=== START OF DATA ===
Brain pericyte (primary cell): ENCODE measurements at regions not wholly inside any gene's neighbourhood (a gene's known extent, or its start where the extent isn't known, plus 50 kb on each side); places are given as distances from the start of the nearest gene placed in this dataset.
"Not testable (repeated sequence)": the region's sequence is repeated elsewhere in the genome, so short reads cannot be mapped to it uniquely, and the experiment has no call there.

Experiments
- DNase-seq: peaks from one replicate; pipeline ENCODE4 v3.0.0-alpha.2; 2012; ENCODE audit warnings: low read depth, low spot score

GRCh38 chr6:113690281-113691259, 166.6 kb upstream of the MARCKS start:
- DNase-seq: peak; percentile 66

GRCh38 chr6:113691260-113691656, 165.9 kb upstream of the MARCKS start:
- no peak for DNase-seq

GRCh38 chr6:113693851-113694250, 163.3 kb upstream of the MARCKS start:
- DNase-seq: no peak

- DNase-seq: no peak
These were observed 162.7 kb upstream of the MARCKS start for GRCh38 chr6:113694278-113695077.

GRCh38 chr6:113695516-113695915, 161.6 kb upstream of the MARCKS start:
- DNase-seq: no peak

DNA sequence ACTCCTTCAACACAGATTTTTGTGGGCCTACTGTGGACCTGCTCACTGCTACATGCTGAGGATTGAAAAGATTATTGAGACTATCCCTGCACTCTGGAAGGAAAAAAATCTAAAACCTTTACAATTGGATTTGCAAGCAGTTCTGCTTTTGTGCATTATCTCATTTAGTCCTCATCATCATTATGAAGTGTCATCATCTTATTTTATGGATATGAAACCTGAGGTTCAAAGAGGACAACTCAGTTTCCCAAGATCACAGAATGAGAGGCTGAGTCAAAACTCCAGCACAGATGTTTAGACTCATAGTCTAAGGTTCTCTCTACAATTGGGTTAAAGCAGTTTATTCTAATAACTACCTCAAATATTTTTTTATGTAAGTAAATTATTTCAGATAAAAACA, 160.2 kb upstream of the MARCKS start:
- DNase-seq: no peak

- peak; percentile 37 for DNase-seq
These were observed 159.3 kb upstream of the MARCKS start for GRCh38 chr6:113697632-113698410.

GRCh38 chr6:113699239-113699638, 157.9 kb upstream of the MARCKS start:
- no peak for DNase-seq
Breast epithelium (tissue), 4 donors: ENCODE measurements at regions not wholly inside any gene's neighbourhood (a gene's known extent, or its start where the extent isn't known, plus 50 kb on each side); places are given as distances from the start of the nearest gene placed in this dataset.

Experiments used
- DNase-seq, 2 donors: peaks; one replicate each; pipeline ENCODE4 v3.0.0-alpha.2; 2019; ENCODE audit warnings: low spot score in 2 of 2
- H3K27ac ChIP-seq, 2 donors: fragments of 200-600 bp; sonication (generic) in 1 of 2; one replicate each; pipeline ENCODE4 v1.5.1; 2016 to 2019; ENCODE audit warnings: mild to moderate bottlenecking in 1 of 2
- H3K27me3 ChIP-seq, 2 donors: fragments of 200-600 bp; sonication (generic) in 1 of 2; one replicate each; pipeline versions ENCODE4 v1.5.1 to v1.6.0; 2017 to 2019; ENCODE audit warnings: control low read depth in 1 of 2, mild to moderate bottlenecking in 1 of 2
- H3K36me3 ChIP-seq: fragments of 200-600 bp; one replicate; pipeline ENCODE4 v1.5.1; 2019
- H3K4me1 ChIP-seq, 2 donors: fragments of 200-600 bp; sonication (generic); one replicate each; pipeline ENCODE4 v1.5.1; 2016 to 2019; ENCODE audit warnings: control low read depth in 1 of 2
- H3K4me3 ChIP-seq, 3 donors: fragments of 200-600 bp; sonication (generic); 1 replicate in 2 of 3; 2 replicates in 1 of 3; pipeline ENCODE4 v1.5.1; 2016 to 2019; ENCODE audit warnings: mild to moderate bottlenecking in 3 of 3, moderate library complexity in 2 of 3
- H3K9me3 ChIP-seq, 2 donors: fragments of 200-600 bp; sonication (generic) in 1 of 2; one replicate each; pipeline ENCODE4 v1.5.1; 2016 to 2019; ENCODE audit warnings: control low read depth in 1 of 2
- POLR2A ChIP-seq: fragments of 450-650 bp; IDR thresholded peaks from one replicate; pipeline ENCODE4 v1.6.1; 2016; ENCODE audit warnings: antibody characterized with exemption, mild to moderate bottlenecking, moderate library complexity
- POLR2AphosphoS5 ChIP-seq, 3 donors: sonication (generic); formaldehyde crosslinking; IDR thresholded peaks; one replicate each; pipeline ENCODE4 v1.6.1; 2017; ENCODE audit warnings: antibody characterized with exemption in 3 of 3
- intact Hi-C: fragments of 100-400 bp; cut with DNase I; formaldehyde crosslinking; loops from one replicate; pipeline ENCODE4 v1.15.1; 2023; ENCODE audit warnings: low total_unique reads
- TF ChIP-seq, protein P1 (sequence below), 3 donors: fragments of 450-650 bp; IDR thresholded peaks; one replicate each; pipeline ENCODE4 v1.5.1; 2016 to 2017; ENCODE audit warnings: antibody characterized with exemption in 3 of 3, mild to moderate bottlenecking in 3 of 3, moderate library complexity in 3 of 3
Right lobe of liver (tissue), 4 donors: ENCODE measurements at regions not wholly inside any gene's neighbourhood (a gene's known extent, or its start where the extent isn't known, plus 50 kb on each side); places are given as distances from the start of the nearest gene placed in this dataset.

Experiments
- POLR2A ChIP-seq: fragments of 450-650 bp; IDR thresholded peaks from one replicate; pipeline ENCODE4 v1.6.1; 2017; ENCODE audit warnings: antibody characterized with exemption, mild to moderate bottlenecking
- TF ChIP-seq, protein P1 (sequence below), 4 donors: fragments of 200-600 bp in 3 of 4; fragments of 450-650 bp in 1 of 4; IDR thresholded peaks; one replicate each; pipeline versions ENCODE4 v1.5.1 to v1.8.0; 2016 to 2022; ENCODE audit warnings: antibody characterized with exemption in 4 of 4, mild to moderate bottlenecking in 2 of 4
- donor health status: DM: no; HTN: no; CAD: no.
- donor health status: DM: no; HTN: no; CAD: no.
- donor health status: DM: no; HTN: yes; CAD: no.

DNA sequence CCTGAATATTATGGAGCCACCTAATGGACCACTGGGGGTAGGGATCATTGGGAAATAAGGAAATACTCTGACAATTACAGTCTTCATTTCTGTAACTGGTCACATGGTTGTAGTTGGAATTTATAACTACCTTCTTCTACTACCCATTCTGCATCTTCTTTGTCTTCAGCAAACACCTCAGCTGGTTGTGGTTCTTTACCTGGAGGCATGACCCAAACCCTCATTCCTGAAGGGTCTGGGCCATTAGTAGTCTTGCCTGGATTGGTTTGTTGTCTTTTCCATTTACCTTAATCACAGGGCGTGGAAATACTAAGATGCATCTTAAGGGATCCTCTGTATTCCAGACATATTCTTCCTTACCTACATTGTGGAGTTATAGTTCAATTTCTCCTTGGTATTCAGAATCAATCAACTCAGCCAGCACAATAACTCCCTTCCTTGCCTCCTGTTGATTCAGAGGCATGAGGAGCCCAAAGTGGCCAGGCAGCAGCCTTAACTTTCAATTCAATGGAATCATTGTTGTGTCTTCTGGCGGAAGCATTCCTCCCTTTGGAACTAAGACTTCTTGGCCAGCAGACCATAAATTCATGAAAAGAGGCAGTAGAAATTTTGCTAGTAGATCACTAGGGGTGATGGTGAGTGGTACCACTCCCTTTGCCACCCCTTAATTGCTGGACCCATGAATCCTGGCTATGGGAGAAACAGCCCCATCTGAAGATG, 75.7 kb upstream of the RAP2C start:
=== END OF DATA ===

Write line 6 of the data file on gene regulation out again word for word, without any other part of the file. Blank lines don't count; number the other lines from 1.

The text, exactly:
- DNase-seq: peak; percentile 66